For the three main types of porosity in cast aluminum - gas pores, shrinkage pores and gas-shrinkage pores - nucleation and growth occurs as follows.

Gas Pores - Liquid Al reacts with water vapor in the atmosphere to produce Al-oxide and H gas. Gas porosity arises during solidification due to the difference in solubility of H gas in liquid and solid Al. The homogenous nucleation of gas pores necessitates the formation of microscopic bubbles of gas, one atom at a time, via diffusion in the bulk liquid. Since the resultant bubbles would be small (only several atoms across), the surface tension pressure, which is inversely related to the pore size, would be high. As a result, homogeneous nucleation is unlikely to occur.

Shrinkage Pores - If a casting is poorly fed during solidification, shrinkage will cause a hydrostatic stress in the liquid metal. This stress increases until a pore forms with the aid of a nucleus. The nucleation relieves the stress in the liquid, and the local conditions return. Any further shrinkage in the area around the pore will lead to pore growth and the area of influence can be large since hydrostatic tension far from the shrinkage pore can contribute to growth.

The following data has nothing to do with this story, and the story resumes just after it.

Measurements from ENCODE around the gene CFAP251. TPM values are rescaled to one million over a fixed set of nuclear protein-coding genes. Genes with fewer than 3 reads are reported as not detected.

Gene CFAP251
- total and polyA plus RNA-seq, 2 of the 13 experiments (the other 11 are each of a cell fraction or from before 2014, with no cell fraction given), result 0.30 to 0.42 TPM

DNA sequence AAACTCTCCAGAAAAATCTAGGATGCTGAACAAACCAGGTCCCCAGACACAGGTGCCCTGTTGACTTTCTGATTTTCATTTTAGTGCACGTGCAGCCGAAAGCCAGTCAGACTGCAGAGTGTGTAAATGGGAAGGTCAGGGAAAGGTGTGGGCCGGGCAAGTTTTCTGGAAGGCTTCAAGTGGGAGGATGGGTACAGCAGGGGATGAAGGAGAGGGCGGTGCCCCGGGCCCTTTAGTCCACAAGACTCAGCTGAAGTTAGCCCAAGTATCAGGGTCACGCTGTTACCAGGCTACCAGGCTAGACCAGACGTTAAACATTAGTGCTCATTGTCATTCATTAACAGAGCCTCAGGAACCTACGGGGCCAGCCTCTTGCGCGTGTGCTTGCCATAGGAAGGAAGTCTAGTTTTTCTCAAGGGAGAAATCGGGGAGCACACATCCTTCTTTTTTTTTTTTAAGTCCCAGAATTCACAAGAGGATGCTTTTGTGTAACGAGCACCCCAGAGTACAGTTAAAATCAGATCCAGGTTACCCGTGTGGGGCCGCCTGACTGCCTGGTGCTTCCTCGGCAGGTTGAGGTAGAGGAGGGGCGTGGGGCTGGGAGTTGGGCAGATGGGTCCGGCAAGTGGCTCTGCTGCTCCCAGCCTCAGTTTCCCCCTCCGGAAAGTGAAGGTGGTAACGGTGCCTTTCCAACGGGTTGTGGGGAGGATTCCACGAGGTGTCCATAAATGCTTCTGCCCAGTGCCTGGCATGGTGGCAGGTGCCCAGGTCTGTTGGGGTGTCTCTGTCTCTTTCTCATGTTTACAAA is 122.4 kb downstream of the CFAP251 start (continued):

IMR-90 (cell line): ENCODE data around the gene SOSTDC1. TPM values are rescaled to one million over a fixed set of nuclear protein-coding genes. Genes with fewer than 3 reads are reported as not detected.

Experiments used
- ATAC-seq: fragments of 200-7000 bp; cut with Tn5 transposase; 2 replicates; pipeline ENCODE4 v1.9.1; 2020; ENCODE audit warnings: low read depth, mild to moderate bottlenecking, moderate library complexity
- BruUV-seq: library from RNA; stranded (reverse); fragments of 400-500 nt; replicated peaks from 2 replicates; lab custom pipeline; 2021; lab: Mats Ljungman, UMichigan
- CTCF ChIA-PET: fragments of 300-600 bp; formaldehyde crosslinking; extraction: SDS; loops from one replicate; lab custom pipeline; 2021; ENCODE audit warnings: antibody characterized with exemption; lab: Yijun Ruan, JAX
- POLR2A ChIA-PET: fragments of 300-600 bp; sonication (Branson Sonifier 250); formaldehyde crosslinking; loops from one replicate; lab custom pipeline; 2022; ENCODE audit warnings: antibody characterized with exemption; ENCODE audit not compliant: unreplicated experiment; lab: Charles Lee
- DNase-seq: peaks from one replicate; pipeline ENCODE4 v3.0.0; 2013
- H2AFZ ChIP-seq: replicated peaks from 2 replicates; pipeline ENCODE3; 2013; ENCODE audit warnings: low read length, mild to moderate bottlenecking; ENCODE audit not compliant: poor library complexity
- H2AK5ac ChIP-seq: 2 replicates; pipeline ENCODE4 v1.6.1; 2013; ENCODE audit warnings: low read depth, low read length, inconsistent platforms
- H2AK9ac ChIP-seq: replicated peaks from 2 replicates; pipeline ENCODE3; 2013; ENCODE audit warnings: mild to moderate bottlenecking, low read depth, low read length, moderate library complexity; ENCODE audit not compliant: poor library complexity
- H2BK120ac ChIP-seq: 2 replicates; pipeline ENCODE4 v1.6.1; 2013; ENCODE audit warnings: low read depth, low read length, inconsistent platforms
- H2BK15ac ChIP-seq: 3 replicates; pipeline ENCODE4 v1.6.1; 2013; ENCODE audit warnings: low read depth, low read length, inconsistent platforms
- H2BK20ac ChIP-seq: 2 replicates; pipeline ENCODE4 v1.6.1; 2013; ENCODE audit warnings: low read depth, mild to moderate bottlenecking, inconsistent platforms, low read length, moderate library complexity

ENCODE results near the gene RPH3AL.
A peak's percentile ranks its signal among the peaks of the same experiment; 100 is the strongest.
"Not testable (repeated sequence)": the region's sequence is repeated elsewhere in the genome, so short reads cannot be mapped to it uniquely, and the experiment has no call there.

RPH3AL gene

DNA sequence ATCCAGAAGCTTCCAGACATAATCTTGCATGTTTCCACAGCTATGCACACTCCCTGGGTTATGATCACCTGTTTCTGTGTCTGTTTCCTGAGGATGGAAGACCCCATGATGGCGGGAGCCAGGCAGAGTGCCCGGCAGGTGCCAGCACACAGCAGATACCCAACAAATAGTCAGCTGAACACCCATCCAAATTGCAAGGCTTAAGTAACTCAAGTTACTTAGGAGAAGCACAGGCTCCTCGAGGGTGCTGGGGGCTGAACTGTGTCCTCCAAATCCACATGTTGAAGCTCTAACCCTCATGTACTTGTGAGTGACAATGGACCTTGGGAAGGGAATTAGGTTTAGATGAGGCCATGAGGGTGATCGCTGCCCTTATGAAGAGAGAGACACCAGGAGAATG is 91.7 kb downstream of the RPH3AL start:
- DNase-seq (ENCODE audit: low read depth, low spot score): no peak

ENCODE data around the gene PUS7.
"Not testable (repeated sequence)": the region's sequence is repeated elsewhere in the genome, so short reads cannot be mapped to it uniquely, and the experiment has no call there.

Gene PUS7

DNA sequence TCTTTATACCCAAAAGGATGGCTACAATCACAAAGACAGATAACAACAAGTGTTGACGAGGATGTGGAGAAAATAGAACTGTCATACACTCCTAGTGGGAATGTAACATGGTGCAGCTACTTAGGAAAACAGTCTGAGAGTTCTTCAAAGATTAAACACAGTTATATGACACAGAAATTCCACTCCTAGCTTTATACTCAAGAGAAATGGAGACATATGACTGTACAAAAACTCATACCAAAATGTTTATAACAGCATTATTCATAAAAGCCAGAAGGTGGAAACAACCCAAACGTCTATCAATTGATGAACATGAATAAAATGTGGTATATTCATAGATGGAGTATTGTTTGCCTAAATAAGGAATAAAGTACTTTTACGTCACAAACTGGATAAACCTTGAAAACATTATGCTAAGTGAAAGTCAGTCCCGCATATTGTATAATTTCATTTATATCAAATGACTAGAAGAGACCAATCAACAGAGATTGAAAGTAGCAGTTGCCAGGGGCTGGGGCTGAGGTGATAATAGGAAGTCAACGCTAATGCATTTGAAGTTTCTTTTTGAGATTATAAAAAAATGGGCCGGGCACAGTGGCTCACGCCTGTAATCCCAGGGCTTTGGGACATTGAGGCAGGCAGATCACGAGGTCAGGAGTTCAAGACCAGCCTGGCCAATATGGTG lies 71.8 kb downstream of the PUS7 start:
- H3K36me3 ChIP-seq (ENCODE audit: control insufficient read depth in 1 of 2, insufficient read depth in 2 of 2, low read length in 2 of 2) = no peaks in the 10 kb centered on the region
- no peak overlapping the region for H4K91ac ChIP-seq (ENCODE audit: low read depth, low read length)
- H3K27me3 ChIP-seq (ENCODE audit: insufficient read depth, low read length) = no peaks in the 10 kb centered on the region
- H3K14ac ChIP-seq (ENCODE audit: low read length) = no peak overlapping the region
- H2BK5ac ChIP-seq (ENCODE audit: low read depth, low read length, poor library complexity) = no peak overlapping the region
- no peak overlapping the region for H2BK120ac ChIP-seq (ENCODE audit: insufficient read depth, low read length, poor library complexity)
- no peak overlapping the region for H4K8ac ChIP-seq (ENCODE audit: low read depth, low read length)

Gas. Shrinkage Pores - In most cases, gas evolution and shrinkage occur in the same volume of liquid metal at the same time. As a result, an interaction between these phenomena can be expected. Both the gas and shrinkage pressure aid in the nucleation and growth of the pore as the gas pressure pushes from the inside and the shrinkage pressure pulls from the outside.

Quench-During-Solidification Testing

The principle of the quench-during solidification testing is to freeze the casting microstructure during solidification by rapidly quenching it in water. The authors performed all tests using a non-modified, pre-refined, A356 aluminum alloy with a composition of 7.1% Si, 0.12% iron, 0.32% magnesium and 0.14% titanium.

The equipment for the quench tests consisted of a thin-walled steel mold (shaped like a funnel) over a bath of water. The mold was top-filled with 600 g of molten Al. The funnel spout contained the sample and the funnel basin acted as the riser. At the desired fraction solid, the water bath was raised until the spout of the funnel mold was completely submerged to rapidly chill the sample.